Pure, honest emotion. This category cares less about composition, striking colors or surrounding scene, and focuses more on the intense situation of the subject or subjects. In this image, you can quickly glean the anger and the fear by the couple, due to the selected moment and proximity I chose at the time of capture.
This is a “go big or go home” sort of category. It comes on strong and disappears in a flash, so you must always be paying attention to the mannerisms of surrounding people. Look for couples, or groups… people who are interacting with one another. This helps better your chances, but do beware, these scenes do not tend to offer themselves to you often. The intensity is what makes the image, so leave the simple smiles, waves and frowns for other categories. You’ll find more physical contact here; bear hugs, punches, aggressive wrist holding, etc… Also, this can be one of the more intimidating and dangerous styles, as it can put you in a precarious position, with highly charged subjects.
I use this approach a lot. Which is why I love harsh light and extreme breaks of light and shadow. Overhangs from a building, beneficial angles of buildings, shafts of light… The goal here is to expose for the light, while shooting directly into the shadow.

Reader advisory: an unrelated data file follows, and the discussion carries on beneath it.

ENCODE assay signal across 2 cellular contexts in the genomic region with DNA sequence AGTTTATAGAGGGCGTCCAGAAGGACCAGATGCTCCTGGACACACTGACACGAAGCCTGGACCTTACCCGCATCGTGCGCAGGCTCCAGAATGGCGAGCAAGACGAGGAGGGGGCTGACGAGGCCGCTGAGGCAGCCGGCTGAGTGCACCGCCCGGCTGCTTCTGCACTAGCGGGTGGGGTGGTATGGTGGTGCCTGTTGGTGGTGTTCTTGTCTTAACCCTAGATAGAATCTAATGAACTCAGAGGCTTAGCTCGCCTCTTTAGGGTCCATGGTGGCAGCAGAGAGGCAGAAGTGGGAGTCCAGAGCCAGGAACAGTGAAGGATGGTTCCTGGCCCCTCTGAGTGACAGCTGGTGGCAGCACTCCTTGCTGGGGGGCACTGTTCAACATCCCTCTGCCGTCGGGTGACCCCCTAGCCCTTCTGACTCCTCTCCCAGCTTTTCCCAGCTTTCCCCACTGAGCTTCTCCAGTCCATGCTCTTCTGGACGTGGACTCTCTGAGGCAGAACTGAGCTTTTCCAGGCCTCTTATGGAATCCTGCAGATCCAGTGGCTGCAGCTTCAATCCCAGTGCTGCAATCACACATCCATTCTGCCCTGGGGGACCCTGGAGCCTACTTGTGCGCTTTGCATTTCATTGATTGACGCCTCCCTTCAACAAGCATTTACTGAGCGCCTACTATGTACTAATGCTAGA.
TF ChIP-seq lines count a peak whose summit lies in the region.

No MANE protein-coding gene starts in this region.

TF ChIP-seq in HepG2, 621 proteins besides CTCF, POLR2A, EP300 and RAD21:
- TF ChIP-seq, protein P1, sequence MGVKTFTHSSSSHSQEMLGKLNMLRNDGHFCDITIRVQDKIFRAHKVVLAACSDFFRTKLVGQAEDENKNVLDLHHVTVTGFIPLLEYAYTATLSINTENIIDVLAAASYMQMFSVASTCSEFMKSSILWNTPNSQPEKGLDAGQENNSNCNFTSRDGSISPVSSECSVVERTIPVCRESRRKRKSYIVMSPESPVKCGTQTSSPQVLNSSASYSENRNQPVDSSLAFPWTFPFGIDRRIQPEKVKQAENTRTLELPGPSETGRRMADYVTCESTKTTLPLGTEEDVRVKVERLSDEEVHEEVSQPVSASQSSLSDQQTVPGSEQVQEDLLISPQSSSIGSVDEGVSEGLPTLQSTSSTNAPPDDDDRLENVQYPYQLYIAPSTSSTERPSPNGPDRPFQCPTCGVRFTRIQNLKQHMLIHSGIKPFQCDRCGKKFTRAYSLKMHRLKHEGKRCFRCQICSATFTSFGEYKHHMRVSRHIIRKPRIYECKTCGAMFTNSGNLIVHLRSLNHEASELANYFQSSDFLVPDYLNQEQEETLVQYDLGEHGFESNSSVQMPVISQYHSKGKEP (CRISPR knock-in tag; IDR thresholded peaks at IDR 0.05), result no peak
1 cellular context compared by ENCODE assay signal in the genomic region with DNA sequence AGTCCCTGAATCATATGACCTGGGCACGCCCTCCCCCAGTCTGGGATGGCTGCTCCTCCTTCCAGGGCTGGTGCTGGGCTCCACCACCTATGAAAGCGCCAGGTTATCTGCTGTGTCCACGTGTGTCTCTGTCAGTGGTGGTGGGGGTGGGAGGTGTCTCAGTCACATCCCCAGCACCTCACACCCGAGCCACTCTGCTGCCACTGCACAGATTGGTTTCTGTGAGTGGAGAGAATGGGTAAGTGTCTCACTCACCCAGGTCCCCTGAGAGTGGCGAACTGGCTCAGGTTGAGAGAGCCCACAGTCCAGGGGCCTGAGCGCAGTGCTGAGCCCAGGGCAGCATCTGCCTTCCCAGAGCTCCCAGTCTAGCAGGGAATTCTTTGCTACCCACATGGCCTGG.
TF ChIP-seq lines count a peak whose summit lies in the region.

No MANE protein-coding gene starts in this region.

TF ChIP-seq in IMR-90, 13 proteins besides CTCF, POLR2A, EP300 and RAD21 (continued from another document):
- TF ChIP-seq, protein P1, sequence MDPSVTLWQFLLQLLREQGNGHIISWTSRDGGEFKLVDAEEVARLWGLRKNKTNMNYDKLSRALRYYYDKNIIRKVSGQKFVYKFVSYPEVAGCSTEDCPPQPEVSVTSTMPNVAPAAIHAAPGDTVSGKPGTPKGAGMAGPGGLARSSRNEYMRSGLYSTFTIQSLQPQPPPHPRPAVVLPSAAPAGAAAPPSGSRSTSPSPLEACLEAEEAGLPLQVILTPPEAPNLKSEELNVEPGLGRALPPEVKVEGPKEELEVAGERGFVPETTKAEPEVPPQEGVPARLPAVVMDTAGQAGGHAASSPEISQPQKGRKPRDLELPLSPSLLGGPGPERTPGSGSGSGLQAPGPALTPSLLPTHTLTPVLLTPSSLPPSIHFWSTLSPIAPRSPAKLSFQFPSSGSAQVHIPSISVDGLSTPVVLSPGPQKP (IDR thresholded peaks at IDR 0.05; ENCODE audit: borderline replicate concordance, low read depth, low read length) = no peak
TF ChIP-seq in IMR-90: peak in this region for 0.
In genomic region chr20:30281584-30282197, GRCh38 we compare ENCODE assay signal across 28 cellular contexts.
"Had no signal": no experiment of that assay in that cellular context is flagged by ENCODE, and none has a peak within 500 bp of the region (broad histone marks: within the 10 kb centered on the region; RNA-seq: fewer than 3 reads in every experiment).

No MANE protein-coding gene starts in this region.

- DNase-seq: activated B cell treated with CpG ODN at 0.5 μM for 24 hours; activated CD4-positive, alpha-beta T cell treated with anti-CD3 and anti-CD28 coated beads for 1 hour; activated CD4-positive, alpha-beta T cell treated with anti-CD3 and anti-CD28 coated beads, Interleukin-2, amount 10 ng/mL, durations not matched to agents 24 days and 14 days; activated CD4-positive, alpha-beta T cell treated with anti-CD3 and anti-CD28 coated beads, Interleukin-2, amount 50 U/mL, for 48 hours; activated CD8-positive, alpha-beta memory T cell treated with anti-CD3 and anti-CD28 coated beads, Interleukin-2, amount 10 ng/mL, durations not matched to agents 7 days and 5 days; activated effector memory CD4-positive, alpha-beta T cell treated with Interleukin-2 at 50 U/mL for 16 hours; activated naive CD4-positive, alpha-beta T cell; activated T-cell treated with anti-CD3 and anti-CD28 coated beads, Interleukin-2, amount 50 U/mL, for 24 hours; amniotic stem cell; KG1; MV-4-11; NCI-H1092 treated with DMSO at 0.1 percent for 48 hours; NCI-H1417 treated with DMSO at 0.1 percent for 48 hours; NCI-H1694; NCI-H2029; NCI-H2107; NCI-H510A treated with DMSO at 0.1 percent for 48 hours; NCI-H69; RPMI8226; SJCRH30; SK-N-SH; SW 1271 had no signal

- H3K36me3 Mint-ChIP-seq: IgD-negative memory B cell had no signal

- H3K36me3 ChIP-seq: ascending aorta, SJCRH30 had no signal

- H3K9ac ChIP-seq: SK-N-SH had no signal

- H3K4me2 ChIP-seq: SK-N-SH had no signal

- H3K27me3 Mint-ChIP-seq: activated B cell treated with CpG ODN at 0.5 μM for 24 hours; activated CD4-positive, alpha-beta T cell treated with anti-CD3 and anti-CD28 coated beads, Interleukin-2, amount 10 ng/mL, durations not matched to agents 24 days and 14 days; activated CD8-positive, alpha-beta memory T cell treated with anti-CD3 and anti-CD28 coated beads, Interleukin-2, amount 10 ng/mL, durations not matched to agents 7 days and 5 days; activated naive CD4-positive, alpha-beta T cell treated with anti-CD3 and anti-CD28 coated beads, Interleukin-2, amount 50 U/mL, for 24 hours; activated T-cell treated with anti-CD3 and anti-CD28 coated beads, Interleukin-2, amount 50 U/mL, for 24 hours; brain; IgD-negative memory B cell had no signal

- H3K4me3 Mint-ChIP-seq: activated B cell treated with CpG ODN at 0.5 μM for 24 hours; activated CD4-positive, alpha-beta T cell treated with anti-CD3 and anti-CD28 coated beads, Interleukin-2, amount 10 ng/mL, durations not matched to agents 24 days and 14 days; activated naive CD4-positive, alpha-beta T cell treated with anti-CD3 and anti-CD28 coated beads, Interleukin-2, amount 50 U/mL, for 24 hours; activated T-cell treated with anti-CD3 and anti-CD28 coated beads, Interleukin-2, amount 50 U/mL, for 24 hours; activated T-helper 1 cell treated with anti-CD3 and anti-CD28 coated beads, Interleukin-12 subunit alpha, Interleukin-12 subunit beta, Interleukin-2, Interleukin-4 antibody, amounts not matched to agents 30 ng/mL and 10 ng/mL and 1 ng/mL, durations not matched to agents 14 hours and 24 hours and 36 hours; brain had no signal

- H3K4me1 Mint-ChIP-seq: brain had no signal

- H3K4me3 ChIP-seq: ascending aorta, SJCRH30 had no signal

By isolating your figures, you can completely strip a photo down to limited elements, forcing the viewers eye to only the one or two items you wish them to see.
Photographic stories are usually difficult to create with this style, but when done properly, the results can be disturbingly engaging.
(Tip: On a sunny day, try the following setting “ISO800, F/11 and 1/1000 Speed”)
This is one of the most important methods of street photography on this list.
Layers help develop a deeper interest in your image. By giving the viewer a sense of elemental depth, you help establish various points of interest to draw the viewer in to the story. This is also a widely varied method, with countless applications. In the example here, I have used a passing taxicab to establish a scene of multiple layers… The reflected signage in the foreground, the sorrowful backseat passenger in the mid-ground and a framed background scene with interaction and reaction… each completely usable on their own, but best when combined into a singular frame.
Always keep this method in mind when on the street, because it will be the key factor in taking your work to the next level.